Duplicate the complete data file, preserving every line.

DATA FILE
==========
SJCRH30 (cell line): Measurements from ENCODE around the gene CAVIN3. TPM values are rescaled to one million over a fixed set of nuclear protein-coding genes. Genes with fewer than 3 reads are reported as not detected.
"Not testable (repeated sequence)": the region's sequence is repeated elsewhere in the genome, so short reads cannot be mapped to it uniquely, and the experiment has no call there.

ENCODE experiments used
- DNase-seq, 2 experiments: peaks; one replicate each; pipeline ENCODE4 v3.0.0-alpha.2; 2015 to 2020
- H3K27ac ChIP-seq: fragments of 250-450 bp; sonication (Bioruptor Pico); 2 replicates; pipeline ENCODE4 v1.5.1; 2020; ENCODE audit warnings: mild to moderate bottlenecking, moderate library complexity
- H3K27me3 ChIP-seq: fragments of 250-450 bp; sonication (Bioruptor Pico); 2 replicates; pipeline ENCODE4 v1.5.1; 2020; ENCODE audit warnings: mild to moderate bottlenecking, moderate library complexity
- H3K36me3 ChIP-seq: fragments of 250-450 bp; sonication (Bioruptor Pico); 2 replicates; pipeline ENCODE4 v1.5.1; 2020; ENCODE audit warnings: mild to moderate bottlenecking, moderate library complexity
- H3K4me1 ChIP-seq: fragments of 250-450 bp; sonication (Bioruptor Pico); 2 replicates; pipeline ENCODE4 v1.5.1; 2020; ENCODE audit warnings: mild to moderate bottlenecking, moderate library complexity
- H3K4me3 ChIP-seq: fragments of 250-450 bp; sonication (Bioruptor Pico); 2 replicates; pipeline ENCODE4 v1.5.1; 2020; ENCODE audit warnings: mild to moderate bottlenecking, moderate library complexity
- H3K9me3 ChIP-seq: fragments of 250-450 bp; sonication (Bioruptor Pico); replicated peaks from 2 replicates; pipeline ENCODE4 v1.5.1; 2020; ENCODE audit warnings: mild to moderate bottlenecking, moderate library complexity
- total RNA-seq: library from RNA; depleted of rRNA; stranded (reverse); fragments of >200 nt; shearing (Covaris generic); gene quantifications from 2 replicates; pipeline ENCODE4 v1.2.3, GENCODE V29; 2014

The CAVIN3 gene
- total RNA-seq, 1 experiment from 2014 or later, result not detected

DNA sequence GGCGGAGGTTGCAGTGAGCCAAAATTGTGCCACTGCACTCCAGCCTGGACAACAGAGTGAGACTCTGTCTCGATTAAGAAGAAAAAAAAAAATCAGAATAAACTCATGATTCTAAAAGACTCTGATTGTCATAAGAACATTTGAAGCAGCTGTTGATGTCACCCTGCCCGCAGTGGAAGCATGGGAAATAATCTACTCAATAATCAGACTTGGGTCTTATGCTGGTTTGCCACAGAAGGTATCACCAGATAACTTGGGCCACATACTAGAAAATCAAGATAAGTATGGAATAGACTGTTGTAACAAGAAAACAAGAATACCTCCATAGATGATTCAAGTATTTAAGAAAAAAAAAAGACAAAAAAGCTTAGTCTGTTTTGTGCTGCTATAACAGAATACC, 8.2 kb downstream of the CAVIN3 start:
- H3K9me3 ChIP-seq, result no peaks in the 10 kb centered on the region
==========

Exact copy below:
SJCRH30 (cell line): Measurements from ENCODE around the gene CAVIN3. TPM values are rescaled to one million over a fixed set of nuclear protein-coding genes. Genes with fewer than 3 reads are reported as not detected.
"Not testable (repeated sequence)": the region's sequence is repeated elsewhere in the genome, so short reads cannot be mapped to it uniquely, and the experiment has no call there.

ENCODE experiments used
- DNase-seq, 2 experiments: peaks; one replicate each; pipeline ENCODE4 v3.0.0-alpha.2; 2015 to 2020
- H3K27ac ChIP-seq: fragments of 250-450 bp; sonication (Bioruptor Pico); 2 replicates; pipeline ENCODE4 v1.5.1; 2020; ENCODE audit warnings: mild to moderate bottlenecking, moderate library complexity
- H3K27me3 ChIP-seq: fragments of 250-450 bp; sonication (Bioruptor Pico); 2 replicates; pipeline ENCODE4 v1.5.1; 2020; ENCODE audit warnings: mild to moderate bottlenecking, moderate library complexity
- H3K36me3 ChIP-seq: fragments of 250-450 bp; sonication (Bioruptor Pico); 2 replicates; pipeline ENCODE4 v1.5.1; 2020; ENCODE audit warnings: mild to moderate bottlenecking, moderate library complexity
- H3K4me1 ChIP-seq: fragments of 250-450 bp; sonication (Bioruptor Pico); 2 replicates; pipeline ENCODE4 v1.5.1; 2020; ENCODE audit warnings: mild to moderate bottlenecking, moderate library complexity
- H3K4me3 ChIP-seq: fragments of 250-450 bp; sonication (Bioruptor Pico); 2 replicates; pipeline ENCODE4 v1.5.1; 2020; ENCODE audit warnings: mild to moderate bottlenecking, moderate library complexity
- H3K9me3 ChIP-seq: fragments of 250-450 bp; sonication (Bioruptor Pico); replicated peaks from 2 replicates; pipeline ENCODE4 v1.5.1; 2020; ENCODE audit warnings: mild to moderate bottlenecking, moderate library complexity
- total RNA-seq: library from RNA; depleted of rRNA; stranded (reverse); fragments of >200 nt; shearing (Covaris generic); gene quantifications from 2 replicates; pipeline ENCODE4 v1.2.3, GENCODE V29; 2014

The CAVIN3 gene
- total RNA-seq, 1 experiment from 2014 or later, result not detected

DNA sequence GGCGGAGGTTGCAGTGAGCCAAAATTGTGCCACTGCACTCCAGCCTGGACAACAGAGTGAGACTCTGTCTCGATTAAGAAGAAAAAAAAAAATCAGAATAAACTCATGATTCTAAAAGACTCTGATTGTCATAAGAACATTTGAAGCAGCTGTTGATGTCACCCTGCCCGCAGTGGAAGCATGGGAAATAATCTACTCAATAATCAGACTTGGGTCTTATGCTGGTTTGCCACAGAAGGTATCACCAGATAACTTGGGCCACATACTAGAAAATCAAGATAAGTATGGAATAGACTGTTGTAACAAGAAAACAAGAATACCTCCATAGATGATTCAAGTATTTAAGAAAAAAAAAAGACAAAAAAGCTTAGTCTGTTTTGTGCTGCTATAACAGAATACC, 8.2 kb downstream of the CAVIN3 start:
- H3K9me3 ChIP-seq, result no peaks in the 10 kb centered on the region